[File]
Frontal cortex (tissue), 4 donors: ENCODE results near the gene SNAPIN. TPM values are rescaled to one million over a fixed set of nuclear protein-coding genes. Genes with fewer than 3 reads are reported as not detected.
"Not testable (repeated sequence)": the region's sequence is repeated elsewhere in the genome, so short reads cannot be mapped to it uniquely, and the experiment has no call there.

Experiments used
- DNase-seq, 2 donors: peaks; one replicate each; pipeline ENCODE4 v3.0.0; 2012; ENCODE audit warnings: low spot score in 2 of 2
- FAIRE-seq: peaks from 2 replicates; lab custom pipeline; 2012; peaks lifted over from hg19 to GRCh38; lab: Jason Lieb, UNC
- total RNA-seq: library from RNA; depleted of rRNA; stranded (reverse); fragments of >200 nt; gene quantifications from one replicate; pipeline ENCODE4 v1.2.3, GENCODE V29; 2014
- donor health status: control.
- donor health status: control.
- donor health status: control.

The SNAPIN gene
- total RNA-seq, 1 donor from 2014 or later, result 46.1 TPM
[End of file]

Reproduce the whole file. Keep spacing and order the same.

Frontal cortex (tissue), 4 donors: ENCODE results near the gene SNAPIN. TPM values are rescaled to one million over a fixed set of nuclear protein-coding genes. Genes with fewer than 3 reads are reported as not detected.
"Not testable (repeated sequence)": the region's sequence is repeated elsewhere in the genome, so short reads cannot be mapped to it uniquely, and the experiment has no call there.

Experiments used
- DNase-seq, 2 donors: peaks; one replicate each; pipeline ENCODE4 v3.0.0; 2012; ENCODE audit warnings: low spot score in 2 of 2
- FAIRE-seq: peaks from 2 replicates; lab custom pipeline; 2012; peaks lifted over from hg19 to GRCh38; lab: Jason Lieb, UNC
- total RNA-seq: library from RNA; depleted of rRNA; stranded (reverse); fragments of >200 nt; gene quantifications from one replicate; pipeline ENCODE4 v1.2.3, GENCODE V29; 2014
- donor health status: control.
- donor health status: control.
- donor health status: control.

The SNAPIN gene
- total RNA-seq, 1 donor from 2014 or later, result 46.1 TPM